TWO holes into his second round, Rhein Gibson had slipped to nine-over par and was contemplating a weekend at home playing with club golfers. Sixteen holes later, he was just a shot off the lead at the Australian PGA Championship.

The mercurial pro from Lismore, not far across the New South Wales border from the Gold Coast, reeled off seven birdies and two eagles to rocket to one-under-par after a second-nine 29 in a 64 that establishes a new course record for the RACV Royal Pines Resort.

Rhein Gibson was considering heading home to Lismore after he missed the cut before going on his hot scoring streak. PHOTO: Matt King/Getty Images. Rhein Gibson was considering heading home to Lismore after he missed the cut before going on his hot scoring streak.
PHOTO: Matt King/Getty Images.

Known for his ability to get on birdie streaks – Gibson owns the world record for the best 18-hole round with a 16-under 55 shot in 2012 – he was on a tear today. His 64 is a 15-shot improvement on his opening 79.

"I started bogey, bogey to go to nine-over for the tournament and really didn't want to be here," said Gibson, who said he drew inspiration from Rod Pampling's 61 scored after an opening bogey at the Australian Open last Sunday. "I chipped in for eagle on nine, which was the turning point. Kind of gave me a sniff of making the cut, because that was really my main goal today after playing so poorly yesterday."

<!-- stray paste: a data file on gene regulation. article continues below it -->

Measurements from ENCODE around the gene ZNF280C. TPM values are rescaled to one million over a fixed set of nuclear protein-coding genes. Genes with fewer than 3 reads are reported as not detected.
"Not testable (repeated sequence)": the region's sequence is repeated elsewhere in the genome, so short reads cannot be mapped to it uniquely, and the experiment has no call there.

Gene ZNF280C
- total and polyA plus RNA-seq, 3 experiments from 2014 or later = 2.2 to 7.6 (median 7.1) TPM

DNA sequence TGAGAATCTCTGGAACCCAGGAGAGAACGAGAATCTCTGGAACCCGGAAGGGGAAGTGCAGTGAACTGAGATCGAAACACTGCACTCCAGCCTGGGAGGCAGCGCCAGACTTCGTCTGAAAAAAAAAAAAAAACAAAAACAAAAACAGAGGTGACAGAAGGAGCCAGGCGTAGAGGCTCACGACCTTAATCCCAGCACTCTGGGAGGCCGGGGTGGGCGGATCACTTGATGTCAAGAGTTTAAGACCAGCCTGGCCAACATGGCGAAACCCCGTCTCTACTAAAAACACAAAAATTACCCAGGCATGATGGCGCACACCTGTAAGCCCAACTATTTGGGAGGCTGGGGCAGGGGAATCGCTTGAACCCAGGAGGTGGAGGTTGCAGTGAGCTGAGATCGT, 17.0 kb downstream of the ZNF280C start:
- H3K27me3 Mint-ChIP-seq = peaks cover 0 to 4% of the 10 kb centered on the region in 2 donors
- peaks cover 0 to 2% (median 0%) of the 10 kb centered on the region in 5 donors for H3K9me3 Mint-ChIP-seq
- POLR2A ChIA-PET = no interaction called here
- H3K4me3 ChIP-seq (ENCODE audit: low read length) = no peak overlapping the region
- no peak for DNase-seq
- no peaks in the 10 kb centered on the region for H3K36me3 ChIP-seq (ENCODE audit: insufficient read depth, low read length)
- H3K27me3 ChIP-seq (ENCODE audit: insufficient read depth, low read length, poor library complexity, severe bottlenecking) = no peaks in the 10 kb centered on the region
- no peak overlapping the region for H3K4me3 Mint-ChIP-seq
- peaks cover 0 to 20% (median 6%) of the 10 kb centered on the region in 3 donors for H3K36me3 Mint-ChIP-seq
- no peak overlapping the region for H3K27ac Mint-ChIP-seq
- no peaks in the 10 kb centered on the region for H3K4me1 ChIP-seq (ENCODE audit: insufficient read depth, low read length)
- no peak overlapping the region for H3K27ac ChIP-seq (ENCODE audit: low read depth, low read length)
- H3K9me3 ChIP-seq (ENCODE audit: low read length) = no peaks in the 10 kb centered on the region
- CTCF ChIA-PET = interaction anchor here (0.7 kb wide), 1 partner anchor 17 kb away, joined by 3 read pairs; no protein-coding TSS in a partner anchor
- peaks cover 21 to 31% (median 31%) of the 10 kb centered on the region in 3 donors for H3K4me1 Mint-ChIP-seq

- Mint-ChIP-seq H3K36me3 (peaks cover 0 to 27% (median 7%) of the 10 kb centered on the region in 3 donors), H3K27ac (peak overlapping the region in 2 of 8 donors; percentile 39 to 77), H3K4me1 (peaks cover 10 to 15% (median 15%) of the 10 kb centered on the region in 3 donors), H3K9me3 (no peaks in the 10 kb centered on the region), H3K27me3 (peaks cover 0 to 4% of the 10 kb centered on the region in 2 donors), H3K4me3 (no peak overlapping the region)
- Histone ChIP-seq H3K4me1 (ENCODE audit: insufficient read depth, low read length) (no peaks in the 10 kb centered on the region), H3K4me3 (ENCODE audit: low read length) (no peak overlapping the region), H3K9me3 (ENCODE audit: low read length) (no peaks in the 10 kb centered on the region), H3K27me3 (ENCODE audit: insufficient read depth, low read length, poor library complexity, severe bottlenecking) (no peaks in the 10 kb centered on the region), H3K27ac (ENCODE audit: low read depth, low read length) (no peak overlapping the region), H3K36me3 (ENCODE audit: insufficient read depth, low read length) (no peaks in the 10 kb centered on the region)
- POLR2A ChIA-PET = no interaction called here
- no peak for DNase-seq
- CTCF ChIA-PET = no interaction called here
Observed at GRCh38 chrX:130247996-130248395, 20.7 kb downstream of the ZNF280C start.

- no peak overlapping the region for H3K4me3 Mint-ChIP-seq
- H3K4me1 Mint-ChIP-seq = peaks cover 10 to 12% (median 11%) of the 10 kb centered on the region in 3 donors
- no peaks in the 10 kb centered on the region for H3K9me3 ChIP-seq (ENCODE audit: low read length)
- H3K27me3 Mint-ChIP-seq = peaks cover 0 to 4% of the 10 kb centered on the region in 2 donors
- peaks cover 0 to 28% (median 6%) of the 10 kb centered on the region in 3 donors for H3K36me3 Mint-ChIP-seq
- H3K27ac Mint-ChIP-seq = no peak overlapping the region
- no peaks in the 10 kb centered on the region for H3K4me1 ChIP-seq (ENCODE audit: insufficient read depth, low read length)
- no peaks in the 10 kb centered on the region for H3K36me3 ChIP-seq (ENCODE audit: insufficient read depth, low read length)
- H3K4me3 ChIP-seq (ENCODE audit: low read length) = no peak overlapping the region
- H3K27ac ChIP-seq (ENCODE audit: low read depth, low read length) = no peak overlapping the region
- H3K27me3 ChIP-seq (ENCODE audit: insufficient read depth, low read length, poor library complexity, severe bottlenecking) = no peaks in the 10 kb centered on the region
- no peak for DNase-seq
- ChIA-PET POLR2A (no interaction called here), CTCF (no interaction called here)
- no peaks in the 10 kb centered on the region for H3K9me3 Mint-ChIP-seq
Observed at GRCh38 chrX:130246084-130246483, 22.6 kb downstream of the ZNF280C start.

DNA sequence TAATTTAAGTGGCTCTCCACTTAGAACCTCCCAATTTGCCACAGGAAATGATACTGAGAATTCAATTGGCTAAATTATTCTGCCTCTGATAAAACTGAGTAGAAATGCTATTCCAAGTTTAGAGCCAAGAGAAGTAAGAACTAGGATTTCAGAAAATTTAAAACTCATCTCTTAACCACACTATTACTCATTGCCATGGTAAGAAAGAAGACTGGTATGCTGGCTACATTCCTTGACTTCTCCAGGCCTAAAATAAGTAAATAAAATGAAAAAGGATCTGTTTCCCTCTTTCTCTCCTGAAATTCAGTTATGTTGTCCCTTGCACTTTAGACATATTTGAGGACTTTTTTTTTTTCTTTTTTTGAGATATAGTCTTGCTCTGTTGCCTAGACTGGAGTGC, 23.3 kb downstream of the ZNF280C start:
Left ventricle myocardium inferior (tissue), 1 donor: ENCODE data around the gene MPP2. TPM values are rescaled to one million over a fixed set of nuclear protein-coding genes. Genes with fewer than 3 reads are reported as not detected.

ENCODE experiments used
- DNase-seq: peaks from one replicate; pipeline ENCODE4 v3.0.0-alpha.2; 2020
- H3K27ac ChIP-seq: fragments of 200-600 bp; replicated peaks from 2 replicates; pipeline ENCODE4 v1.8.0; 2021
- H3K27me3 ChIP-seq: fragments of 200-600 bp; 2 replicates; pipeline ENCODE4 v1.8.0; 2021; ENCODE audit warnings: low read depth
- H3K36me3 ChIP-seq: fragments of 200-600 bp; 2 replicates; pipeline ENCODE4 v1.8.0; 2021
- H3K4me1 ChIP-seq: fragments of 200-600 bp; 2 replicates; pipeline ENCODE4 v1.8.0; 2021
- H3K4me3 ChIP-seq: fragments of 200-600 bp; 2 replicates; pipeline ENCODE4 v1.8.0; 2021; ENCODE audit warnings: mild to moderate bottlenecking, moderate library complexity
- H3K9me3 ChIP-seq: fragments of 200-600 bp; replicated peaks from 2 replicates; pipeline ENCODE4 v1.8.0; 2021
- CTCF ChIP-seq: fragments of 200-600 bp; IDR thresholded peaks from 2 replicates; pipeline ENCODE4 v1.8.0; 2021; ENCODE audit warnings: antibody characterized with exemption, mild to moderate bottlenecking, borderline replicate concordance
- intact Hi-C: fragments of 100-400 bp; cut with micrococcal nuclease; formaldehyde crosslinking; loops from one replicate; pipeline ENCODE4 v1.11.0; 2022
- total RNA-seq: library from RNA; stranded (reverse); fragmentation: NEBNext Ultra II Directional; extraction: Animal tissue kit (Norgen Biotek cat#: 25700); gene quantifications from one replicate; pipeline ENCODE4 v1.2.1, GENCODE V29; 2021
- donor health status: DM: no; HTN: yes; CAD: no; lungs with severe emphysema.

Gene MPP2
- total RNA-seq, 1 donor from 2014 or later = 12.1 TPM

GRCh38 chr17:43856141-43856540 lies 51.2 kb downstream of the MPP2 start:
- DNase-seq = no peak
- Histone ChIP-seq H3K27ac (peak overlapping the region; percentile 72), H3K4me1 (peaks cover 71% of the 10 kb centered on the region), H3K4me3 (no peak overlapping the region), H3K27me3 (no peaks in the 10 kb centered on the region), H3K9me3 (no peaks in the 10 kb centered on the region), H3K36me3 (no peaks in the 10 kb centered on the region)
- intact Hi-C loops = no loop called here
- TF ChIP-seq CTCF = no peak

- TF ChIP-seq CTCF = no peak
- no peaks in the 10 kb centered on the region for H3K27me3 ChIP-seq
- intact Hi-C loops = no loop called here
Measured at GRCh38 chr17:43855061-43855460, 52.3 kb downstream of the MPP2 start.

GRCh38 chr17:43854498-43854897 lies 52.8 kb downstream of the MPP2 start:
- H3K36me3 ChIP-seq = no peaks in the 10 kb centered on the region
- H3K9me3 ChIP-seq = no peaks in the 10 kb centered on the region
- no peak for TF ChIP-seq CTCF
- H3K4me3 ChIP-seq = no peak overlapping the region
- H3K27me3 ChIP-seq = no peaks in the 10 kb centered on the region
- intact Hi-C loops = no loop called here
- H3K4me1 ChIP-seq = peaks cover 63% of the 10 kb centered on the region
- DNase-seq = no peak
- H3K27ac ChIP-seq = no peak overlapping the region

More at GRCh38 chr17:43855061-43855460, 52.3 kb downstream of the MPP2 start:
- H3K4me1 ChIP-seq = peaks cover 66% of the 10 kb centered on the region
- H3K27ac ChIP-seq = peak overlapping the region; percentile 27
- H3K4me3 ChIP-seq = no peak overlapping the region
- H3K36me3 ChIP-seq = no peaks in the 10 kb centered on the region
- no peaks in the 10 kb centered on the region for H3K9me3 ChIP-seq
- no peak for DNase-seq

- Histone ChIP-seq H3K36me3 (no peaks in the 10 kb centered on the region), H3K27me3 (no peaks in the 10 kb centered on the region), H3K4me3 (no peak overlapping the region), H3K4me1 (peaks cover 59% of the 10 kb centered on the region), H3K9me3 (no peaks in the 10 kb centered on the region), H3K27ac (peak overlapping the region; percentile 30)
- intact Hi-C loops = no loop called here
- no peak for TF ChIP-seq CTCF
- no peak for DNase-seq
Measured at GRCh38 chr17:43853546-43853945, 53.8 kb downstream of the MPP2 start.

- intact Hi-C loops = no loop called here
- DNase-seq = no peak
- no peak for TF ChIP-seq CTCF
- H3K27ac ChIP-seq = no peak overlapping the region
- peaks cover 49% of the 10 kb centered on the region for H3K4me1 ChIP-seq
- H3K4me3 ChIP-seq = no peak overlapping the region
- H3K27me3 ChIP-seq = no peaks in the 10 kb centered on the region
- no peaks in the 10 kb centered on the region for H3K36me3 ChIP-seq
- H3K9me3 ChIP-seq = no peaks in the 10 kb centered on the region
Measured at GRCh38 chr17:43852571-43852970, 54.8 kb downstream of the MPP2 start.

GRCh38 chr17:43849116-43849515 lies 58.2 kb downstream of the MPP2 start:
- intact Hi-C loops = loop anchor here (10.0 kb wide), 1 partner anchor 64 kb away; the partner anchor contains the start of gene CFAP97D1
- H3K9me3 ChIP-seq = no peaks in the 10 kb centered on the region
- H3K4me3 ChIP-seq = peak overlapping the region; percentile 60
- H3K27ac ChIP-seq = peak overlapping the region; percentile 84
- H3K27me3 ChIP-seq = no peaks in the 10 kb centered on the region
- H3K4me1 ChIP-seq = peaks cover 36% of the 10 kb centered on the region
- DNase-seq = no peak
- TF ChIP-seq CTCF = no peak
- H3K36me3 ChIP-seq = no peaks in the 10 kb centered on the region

Given the circumstances and ground conditions, Gibson contends it was a better round than his world-record effort.

"Under tournament conditions, this course is tough. The greens are firm, they're like cricket pitches and they're not very true, either, because they're so new. To be able to do that on a Friday to make the cut and get back in contention, it's probably better than 55."

Gibson admitted post-round that his intentions were to return to Lismore and "probably play in the [club] comp tomorrow" had he missed the cut, but instead he has a chance to win the PGA, sitting just two shots off David Lingmerth's midpoint lead.

Gibson played in the penultimate group on Sunday at the Australian Open but fell away with a 75. Now he has a chance for redemption.

"Obviously double digits [under par] isn't going to win this week. Four-, five-, six-under is probably going to win if the wind stays up," he said. "If I'm playing the PGA Tour there's no reason why I can't contend in these events. I was a little bummed out after my round yesterday. I just couldn't get anything going yesterday and really struggled on the greens. My speed was horrible yesterday, so it was good to come out and make a couple today."

Gibson's 64 was the round of the day by three strokes - so why does he have a knack for shooting scores so far under par?

"I'm not necessarily thinking about the score," he says of his thoughts and feelings during a hot round. "I take each hole as it is and try to hit the right shot that it's calling for, whether it's 20 feet to the right, putt across the green or intentionally miss the green short and get an up and down for birdie on a par-5. I just try to play what the hole gives me and play percentages.

"I played the last ten holes nine-under. Surreal, mate."